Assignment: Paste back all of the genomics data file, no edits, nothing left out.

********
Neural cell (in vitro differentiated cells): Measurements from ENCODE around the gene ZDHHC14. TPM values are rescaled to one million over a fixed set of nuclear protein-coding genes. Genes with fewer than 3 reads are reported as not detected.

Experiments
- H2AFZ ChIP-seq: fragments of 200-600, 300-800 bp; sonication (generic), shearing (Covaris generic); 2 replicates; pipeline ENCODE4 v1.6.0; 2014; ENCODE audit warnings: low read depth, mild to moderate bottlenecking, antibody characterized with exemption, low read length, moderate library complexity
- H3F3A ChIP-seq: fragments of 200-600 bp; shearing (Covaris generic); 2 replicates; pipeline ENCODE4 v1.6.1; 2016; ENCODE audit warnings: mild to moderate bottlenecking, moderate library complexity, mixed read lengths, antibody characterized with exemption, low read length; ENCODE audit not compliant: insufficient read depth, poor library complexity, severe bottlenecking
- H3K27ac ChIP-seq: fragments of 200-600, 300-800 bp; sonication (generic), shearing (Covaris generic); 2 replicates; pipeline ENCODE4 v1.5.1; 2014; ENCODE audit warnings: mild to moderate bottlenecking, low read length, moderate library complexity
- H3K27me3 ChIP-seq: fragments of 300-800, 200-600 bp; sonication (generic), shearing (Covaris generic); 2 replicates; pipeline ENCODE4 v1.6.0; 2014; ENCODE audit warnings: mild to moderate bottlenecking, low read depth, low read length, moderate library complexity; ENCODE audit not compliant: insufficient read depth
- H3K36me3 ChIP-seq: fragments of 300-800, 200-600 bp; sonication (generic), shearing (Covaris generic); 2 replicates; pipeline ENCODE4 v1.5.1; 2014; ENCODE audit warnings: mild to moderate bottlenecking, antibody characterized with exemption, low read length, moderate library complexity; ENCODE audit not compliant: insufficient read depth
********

Neural cell (in vitro differentiated cells): Measurements from ENCODE around the gene ZDHHC14. TPM values are rescaled to one million over a fixed set of nuclear protein-coding genes. Genes with fewer than 3 reads are reported as not detected.

Experiments
- H2AFZ ChIP-seq: fragments of 200-600, 300-800 bp; sonication (generic), shearing (Covaris generic); 2 replicates; pipeline ENCODE4 v1.6.0; 2014; ENCODE audit warnings: low read depth, mild to moderate bottlenecking, antibody characterized with exemption, low read length, moderate library complexity
- H3F3A ChIP-seq: fragments of 200-600 bp; shearing (Covaris generic); 2 replicates; pipeline ENCODE4 v1.6.1; 2016; ENCODE audit warnings: mild to moderate bottlenecking, moderate library complexity, mixed read lengths, antibody characterized with exemption, low read length; ENCODE audit not compliant: insufficient read depth, poor library complexity, severe bottlenecking
- H3K27ac ChIP-seq: fragments of 200-600, 300-800 bp; sonication (generic), shearing (Covaris generic); 2 replicates; pipeline ENCODE4 v1.5.1; 2014; ENCODE audit warnings: mild to moderate bottlenecking, low read length, moderate library complexity
- H3K27me3 ChIP-seq: fragments of 300-800, 200-600 bp; sonication (generic), shearing (Covaris generic); 2 replicates; pipeline ENCODE4 v1.6.0; 2014; ENCODE audit warnings: mild to moderate bottlenecking, low read depth, low read length, moderate library complexity; ENCODE audit not compliant: insufficient read depth
- H3K36me3 ChIP-seq: fragments of 300-800, 200-600 bp; sonication (generic), shearing (Covaris generic); 2 replicates; pipeline ENCODE4 v1.5.1; 2014; ENCODE audit warnings: mild to moderate bottlenecking, antibody characterized with exemption, low read length, moderate library complexity; ENCODE audit not compliant: insufficient read depth